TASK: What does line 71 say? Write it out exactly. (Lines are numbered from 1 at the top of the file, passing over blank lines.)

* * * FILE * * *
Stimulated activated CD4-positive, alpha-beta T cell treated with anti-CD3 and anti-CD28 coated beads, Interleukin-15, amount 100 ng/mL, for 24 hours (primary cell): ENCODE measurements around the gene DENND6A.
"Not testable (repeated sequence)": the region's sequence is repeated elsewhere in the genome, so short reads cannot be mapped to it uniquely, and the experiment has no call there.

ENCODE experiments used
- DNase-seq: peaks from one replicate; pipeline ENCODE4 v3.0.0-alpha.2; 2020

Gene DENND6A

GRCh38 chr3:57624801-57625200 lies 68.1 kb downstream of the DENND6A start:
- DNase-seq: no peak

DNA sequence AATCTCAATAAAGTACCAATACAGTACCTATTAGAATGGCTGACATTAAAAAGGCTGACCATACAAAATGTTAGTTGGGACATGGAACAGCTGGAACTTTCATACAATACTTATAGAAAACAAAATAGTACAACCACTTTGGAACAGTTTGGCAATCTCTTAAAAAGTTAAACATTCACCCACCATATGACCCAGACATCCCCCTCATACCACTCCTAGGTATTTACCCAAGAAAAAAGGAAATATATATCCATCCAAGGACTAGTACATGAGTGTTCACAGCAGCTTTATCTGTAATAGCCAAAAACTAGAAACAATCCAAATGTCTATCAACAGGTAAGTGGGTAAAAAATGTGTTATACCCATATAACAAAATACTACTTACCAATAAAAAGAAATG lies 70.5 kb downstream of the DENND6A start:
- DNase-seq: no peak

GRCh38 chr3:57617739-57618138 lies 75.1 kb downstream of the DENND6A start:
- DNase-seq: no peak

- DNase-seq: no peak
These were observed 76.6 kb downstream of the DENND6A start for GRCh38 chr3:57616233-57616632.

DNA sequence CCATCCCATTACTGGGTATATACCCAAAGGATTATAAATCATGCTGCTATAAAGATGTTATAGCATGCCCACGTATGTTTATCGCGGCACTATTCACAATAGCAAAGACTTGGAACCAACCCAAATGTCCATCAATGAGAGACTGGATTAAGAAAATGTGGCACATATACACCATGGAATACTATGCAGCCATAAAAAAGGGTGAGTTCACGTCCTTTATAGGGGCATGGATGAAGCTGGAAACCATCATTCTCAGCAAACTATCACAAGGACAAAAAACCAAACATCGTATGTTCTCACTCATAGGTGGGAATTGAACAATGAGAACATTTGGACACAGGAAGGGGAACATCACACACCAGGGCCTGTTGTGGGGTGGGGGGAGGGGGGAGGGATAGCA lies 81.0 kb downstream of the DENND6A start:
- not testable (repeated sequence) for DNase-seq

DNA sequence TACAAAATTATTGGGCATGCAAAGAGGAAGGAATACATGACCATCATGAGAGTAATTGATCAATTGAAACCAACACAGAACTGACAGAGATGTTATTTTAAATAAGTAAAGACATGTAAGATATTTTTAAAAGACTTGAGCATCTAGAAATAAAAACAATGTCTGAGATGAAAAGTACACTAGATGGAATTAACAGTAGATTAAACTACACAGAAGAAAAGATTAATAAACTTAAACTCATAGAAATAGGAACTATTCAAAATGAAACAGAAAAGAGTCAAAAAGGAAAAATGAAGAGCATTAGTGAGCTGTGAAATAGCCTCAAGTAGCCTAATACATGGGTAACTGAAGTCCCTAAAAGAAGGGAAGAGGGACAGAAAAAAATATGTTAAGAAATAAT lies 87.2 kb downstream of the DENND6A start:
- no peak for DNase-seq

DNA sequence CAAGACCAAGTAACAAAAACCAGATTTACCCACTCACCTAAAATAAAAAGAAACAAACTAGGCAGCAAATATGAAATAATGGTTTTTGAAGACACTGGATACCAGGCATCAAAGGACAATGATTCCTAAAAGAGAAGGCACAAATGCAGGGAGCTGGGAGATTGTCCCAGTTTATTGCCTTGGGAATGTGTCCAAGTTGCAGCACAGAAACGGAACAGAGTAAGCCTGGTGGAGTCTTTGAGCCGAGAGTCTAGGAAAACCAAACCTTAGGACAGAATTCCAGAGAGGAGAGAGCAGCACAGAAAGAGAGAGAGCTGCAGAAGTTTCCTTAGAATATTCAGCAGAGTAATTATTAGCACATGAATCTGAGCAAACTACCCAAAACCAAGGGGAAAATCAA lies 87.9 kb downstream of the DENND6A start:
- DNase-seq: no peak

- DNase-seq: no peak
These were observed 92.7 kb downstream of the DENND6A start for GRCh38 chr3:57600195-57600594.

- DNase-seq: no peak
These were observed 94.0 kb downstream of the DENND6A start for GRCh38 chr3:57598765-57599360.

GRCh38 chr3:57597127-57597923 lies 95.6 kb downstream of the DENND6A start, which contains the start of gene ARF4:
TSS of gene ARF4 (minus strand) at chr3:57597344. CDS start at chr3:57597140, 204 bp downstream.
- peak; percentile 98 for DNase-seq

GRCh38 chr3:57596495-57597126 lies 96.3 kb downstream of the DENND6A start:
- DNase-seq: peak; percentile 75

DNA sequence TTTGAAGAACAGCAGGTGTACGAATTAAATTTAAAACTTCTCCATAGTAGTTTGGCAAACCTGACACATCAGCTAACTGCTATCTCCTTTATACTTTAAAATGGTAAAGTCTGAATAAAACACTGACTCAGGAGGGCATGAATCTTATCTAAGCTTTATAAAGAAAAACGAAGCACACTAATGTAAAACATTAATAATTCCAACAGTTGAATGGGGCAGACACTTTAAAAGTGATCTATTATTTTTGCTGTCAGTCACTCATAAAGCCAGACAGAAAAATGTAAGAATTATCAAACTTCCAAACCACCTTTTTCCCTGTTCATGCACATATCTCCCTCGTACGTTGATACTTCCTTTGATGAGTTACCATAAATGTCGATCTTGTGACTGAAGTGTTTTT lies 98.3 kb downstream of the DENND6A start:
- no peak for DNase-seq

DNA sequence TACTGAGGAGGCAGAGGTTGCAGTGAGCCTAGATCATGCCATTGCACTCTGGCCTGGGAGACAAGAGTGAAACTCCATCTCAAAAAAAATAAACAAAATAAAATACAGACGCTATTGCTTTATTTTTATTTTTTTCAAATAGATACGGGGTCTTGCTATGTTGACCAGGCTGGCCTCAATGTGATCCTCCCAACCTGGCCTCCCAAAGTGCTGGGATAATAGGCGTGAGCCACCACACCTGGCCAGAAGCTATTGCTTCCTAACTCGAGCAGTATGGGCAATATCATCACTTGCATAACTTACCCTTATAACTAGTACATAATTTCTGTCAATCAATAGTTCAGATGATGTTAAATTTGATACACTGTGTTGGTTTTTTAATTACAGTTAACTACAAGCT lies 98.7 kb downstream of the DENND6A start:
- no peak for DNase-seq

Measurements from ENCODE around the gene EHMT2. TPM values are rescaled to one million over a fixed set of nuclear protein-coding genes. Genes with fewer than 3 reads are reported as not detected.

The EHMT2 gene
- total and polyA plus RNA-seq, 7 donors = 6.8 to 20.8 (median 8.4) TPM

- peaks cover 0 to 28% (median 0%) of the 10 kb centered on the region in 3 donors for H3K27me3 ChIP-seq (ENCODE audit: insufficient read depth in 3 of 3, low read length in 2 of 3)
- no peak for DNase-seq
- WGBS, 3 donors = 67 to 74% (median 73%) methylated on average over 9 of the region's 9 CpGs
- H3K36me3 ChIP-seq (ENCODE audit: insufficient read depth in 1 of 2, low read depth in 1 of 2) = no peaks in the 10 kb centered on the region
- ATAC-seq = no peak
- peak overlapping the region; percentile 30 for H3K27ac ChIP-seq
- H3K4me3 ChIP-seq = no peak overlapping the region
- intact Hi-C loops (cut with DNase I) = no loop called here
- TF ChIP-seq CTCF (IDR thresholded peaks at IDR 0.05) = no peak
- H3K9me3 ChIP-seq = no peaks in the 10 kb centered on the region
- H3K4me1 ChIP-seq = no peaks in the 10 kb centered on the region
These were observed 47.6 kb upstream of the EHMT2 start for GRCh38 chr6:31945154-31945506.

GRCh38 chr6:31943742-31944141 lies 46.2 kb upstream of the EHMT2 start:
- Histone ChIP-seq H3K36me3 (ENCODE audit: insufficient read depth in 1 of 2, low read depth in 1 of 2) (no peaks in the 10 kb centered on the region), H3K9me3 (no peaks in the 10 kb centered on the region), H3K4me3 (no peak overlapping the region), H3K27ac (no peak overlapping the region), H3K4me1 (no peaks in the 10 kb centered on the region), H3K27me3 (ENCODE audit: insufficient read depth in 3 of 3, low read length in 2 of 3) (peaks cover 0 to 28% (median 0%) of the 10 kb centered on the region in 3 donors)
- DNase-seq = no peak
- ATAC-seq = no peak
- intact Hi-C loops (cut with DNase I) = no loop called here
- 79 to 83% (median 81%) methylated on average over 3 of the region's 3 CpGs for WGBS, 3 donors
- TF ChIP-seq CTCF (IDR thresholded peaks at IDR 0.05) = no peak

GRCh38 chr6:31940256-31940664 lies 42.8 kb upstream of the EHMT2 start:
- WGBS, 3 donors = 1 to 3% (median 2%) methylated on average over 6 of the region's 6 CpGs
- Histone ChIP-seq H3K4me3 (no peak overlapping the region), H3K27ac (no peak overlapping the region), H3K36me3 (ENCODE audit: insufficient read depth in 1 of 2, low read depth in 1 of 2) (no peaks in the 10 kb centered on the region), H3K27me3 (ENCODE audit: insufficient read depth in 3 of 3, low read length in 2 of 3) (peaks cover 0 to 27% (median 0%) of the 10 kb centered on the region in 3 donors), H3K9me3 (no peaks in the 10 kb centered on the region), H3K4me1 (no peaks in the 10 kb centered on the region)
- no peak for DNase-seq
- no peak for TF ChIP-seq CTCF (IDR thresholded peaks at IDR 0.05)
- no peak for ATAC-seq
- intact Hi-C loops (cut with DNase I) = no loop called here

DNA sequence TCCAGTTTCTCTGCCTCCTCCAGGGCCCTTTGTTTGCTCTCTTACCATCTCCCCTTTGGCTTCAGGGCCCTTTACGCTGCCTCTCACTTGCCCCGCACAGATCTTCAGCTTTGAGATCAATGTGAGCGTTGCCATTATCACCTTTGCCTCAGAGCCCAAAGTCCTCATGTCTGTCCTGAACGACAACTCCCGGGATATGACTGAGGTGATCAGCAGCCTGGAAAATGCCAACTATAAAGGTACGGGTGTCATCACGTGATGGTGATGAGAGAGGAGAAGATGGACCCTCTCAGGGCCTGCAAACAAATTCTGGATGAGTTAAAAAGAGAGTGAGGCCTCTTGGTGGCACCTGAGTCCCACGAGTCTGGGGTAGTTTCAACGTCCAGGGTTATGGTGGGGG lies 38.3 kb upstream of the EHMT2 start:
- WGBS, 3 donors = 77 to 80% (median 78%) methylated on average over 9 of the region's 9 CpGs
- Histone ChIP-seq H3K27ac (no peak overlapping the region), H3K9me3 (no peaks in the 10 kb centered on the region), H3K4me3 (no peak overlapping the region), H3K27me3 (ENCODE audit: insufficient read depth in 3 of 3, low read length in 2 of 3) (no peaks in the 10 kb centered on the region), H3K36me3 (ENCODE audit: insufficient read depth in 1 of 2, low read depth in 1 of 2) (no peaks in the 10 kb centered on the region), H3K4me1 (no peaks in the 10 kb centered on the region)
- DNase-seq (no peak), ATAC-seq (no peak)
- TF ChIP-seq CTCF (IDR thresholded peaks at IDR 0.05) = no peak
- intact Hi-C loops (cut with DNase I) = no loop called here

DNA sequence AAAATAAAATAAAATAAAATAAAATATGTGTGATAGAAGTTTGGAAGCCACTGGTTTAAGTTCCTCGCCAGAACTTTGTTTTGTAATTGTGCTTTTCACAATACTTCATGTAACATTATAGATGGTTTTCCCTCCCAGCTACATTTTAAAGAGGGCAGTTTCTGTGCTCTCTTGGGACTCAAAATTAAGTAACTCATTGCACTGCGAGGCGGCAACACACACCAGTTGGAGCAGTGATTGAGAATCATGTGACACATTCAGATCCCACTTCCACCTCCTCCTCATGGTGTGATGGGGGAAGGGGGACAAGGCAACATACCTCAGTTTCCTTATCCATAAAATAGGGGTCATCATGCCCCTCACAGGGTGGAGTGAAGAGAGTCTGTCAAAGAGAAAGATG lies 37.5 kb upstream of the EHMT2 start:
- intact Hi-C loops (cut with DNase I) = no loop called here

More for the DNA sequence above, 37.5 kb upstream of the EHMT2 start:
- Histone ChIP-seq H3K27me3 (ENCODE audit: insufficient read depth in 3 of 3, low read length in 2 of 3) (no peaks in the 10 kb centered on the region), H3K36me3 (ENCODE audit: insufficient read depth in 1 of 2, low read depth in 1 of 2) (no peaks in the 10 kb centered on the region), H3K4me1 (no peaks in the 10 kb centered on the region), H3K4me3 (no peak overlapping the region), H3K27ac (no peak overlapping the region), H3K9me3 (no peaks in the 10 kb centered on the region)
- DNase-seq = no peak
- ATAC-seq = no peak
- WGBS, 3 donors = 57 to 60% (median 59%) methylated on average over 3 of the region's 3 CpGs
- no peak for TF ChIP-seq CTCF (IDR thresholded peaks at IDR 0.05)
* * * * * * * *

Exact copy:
- Histone ChIP-seq H3K27me3 (ENCODE audit: insufficient read depth in 3 of 3, low read length in 2 of 3) (no peaks in the 10 kb centered on the region), H3K36me3 (ENCODE audit: insufficient read depth in 1 of 2, low read depth in 1 of 2) (no peaks in the 10 kb centered on the region), H3K4me1 (no peaks in the 10 kb centered on the region), H3K4me3 (no peak overlapping the region), H3K27ac (no peak overlapping the region), H3K9me3 (no peaks in the 10 kb centered on the region)